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So far in the Alberta election, much of the conversation related to the environment has revolved around two political hot potatoes: the carbon tax and pipelines.
On the latter, all parties agree. “Build that pipeline!” is an oft-repeated refrain here in Alberta.
There is, of course, more to a well-rounded energy and environment platform than just these two policies.
“The conversation around climate and environment — and even energy — is almost entirely ideological,” Ian Hussey, research manager at the Parkland Institute at the University of Alberta, told The Narwhal.
Duncan Kenyon, Alberta regional director of the Pembina Institute, agrees.
“We’re falling back into these dogmatic tribal discussions,” he told The Narwhal. “We need to get back to having hard, honest discussions.”
Now that the parties’ platforms have been released — and the leaders’ debate is over — Albertans may be left wondering where the two major parties stand on other issues related to energy and the environment.
So we took a closer look at what’s at stake for the environment in this election — and what the two major parties are planning to do about it.
United Conservative Party (UCP) leader Jason Kenney is not a fan of the province’s energy efficiency program, describing its services as, “sending bureaucrats into our homes to change showerheads and lightbulbs.”
Energy Efficiency Alberta was created in 2017 and uses revenues from the carbon tax to fund measures to reduce emissions — in homes and businesses.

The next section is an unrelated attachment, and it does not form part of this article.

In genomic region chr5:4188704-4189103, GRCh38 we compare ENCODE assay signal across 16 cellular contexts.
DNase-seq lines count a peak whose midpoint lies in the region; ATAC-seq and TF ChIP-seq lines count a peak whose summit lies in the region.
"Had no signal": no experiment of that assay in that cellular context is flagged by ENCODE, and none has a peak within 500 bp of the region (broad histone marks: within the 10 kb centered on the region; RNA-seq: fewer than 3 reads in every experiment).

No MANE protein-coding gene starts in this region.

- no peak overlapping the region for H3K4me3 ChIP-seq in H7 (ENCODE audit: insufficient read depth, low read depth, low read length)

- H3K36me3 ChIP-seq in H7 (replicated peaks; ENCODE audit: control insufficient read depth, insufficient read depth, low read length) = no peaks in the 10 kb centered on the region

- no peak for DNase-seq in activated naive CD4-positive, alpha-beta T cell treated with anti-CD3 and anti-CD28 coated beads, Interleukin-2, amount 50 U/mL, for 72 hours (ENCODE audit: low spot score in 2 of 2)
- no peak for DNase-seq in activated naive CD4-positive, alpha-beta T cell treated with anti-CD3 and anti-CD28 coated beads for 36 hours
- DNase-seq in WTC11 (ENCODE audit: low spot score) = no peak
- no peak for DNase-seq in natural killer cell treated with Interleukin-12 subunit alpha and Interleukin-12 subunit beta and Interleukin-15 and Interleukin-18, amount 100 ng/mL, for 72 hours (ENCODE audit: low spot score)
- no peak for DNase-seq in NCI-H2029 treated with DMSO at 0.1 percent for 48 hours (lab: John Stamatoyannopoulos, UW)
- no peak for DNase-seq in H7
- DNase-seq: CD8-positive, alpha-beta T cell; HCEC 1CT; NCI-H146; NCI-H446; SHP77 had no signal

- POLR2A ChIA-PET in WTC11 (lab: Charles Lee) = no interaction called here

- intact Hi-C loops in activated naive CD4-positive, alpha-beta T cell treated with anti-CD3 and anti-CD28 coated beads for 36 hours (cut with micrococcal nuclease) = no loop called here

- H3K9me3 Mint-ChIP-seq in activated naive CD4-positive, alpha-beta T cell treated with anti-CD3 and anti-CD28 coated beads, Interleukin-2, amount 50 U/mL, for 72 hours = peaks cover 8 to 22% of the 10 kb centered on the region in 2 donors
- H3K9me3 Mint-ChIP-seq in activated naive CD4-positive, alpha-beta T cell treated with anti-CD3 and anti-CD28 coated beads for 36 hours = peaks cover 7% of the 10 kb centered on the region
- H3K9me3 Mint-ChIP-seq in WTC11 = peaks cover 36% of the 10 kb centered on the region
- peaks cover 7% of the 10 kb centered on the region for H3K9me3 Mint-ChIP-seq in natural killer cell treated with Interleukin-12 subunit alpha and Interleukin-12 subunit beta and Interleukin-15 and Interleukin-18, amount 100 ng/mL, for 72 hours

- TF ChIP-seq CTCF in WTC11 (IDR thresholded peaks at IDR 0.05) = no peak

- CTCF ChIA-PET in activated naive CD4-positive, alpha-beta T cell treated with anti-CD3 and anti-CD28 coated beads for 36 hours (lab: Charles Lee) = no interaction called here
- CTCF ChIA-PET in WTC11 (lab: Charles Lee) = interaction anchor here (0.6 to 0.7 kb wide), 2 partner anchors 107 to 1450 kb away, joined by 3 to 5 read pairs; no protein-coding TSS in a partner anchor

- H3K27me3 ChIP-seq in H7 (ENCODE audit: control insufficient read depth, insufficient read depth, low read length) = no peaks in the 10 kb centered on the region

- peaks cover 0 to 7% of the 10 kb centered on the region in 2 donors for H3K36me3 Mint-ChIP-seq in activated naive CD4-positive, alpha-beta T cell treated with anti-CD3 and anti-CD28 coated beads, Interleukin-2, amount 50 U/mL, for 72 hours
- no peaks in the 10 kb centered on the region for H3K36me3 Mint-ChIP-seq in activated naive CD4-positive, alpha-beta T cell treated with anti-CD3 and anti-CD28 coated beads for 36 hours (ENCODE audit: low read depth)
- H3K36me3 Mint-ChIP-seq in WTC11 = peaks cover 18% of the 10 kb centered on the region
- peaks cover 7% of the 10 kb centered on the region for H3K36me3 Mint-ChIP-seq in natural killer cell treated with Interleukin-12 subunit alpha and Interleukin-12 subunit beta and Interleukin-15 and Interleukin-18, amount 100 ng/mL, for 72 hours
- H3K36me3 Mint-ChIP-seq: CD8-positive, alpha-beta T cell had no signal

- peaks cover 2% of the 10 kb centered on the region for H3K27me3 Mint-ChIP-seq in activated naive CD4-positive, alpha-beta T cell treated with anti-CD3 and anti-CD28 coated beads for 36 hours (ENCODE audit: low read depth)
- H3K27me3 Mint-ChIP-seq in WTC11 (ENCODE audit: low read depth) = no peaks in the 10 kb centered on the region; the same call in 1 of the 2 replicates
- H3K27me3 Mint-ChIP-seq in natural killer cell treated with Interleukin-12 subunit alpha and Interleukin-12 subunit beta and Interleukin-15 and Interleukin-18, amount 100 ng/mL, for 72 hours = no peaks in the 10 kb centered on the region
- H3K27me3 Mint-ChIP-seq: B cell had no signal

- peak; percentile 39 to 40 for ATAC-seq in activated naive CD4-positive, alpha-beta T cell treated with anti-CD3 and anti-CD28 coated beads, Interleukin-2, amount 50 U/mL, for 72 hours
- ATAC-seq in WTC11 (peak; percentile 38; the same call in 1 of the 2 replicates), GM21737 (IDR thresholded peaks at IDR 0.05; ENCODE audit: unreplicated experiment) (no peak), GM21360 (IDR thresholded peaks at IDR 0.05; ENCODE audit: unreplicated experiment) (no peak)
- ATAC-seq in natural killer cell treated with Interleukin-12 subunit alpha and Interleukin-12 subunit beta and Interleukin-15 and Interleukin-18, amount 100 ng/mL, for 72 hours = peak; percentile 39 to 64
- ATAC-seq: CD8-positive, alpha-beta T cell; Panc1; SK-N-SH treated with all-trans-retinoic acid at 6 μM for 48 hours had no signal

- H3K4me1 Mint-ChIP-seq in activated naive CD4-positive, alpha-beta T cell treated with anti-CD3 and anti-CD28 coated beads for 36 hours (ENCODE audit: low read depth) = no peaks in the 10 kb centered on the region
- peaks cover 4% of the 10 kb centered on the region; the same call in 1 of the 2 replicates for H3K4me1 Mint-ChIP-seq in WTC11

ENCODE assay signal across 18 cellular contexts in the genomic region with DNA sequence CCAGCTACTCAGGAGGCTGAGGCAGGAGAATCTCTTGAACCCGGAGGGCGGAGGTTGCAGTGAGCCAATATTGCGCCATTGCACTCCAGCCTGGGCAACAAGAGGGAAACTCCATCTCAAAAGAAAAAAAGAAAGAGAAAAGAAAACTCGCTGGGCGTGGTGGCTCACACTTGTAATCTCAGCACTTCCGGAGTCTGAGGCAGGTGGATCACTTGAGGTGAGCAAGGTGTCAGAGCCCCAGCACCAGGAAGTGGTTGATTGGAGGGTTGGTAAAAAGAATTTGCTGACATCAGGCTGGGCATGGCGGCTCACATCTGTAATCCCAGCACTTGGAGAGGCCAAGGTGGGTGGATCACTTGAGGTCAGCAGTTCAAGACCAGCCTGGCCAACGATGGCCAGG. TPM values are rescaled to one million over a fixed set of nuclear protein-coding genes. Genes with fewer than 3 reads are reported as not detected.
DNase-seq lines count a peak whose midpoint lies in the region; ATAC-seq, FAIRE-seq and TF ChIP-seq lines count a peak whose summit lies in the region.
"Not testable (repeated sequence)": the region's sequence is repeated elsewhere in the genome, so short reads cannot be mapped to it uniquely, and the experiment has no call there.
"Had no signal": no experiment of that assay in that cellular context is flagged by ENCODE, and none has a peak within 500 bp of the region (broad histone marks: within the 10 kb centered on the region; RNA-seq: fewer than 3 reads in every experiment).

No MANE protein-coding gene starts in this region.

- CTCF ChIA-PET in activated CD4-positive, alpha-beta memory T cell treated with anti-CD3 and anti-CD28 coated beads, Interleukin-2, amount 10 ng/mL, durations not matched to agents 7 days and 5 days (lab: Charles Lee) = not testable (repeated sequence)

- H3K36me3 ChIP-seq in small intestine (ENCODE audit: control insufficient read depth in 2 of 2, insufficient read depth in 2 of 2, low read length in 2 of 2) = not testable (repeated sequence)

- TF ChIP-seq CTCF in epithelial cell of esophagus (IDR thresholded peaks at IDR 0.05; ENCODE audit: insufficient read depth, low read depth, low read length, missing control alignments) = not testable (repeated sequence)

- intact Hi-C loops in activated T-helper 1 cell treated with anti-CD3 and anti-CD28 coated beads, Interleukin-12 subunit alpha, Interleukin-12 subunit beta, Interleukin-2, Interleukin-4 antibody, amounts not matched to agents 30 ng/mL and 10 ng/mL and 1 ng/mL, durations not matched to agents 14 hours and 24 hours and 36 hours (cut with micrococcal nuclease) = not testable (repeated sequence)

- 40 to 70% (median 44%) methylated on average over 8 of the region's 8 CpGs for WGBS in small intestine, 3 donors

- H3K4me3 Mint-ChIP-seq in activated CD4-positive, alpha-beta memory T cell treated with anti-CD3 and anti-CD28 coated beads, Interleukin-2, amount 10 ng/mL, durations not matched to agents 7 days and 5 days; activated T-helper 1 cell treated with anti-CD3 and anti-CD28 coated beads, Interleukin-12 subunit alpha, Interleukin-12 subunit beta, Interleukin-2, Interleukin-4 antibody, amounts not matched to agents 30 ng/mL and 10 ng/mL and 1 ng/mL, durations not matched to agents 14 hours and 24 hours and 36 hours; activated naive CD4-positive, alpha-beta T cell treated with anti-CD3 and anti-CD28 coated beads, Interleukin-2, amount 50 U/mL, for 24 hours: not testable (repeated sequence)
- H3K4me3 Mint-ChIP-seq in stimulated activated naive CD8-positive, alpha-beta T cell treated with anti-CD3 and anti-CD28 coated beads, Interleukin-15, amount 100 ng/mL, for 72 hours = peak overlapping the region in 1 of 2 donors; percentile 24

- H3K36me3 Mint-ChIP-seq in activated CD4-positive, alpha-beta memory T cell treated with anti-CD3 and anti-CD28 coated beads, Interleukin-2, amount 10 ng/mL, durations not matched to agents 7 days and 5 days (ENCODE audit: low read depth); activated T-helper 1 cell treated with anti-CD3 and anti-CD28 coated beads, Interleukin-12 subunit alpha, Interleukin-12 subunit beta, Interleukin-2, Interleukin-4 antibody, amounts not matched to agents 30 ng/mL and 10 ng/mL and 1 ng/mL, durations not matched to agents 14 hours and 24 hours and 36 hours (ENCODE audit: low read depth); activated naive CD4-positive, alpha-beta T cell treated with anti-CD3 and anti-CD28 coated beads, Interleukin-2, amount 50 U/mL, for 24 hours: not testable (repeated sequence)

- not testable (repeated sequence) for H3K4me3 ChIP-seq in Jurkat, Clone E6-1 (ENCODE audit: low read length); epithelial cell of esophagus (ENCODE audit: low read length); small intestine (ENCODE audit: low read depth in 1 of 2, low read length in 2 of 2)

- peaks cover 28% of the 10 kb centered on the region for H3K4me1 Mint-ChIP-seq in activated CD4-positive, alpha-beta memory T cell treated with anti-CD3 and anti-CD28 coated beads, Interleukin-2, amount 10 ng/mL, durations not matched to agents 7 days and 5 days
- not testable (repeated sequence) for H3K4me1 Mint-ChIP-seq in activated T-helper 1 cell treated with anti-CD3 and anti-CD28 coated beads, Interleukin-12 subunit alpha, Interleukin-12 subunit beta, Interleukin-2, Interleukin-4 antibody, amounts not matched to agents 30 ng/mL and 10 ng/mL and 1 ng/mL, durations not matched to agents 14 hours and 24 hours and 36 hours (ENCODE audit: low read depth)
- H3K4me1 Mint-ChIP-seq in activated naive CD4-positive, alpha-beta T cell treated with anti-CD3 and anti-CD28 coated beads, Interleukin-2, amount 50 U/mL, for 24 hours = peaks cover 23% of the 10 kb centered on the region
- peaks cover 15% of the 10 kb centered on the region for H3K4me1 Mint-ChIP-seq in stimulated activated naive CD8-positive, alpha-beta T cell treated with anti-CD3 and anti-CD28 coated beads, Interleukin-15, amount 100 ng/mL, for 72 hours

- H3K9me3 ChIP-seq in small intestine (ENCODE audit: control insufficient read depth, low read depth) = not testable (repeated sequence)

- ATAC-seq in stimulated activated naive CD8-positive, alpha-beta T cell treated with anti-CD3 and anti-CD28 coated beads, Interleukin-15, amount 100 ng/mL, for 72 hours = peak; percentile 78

The NDP’s platform boasts the program has saved Albertans $510 million in its first year of operations and the organization has said its programs mean three million tonnes of greenhouse gas emissions were avoided in the first nine months of its operations.
“There’s really strong merit to having an energy efficiency program,” Kenyon told The Narwhal. “It’s much more efficient to save a kilowatt of energy than to build a new power plant to meet growing demand.”
According to Kenyon, prior to the creation of Energy Efficiency Alberta, the province was the only jurisdiction in North America without an energy efficiency organization. “We haven’t exactly been leaders in this space,” he said.
As for the UCP’s plan to scrap the program? “Don’t throw the baby out with the bathwater,” Kenyon warned.
In 2016, the Alberta government passed Bill 25, which sought to limit the total greenhouse gas emissions from oilsands development to 100 megatonnes. Oilsands emissions are currently around 70 megatonnes each year, according to government figures — and many worry they’re poised to increase.
The NDP’s platform is clear the cap isn’t going anywhere if the party stays in power, noting, “we will keep the firm cap on oil sands carbon emissions.”
Advocates for the cap say there’s still work to be done. “Alberta’s oilsands’s emissions cap is not operating in practice,” said Hussey, who notes that the “legislation is sitting on a shelf,” and regulations have not yet been put into place. (The NDP’s platform doesn’t mention implementing regulations.)
The UCP makes no explicit mention of the cap in their platform, but leader Jason Kenney has said he’ll lift the cap the first week he takes office, and during the debate said that he would “absolutely” take the cap off oilsands emissions.
“We have a trillion litres of oilsands tailings ponds,” Hussey of Parkland told The Narwhal. “We have no plan to deal with that. How is that not an election issue?”
Liabilities don’t end with tailings ponds.